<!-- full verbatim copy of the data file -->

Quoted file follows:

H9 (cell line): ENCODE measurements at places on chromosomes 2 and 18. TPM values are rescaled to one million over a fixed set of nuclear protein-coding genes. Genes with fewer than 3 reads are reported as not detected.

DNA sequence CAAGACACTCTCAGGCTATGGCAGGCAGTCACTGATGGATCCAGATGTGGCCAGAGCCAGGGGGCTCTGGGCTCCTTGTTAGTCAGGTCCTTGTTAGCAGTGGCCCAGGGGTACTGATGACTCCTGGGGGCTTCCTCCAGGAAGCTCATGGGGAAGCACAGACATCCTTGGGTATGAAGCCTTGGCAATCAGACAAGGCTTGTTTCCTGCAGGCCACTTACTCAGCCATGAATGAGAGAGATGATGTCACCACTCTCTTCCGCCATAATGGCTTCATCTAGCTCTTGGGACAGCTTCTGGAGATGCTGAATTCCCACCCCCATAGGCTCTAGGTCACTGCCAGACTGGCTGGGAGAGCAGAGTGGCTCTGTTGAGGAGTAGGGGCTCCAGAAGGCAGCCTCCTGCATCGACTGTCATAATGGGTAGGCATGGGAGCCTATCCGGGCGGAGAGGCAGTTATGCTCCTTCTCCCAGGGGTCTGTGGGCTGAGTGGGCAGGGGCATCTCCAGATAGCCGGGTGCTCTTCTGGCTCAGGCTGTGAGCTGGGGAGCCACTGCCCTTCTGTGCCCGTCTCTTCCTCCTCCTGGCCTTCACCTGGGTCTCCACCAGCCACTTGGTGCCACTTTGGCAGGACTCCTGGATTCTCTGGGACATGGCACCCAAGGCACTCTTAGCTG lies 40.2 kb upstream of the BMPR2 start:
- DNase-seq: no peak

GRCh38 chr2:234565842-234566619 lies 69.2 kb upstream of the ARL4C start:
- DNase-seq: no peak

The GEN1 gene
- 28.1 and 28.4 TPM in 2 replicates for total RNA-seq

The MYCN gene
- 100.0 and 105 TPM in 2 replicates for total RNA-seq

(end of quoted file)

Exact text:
H9 (cell line): ENCODE measurements at places on chromosomes 2 and 18. TPM values are rescaled to one million over a fixed set of nuclear protein-coding genes. Genes with fewer than 3 reads are reported as not detected.

DNA sequence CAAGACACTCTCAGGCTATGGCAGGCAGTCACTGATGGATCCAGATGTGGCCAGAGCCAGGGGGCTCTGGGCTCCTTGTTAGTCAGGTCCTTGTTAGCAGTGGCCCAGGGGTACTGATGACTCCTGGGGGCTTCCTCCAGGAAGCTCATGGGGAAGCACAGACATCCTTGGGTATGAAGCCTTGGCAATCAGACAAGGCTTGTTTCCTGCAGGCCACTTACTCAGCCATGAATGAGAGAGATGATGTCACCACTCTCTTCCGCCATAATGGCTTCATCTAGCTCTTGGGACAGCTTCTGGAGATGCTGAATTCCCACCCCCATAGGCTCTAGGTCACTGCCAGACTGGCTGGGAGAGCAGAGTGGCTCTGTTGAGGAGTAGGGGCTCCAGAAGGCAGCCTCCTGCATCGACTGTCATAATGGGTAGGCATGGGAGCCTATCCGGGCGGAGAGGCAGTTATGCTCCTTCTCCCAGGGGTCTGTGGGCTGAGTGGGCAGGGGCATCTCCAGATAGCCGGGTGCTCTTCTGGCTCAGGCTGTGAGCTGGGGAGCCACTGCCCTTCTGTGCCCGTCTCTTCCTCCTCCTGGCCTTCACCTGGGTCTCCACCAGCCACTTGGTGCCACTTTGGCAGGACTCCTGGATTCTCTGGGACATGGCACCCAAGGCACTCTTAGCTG lies 40.2 kb upstream of the BMPR2 start:
- DNase-seq: no peak

GRCh38 chr2:234565842-234566619 lies 69.2 kb upstream of the ARL4C start:
- DNase-seq: no peak

The GEN1 gene
- 28.1 and 28.4 TPM in 2 replicates for total RNA-seq

The MYCN gene
- 100.0 and 105 TPM in 2 replicates for total RNA-seq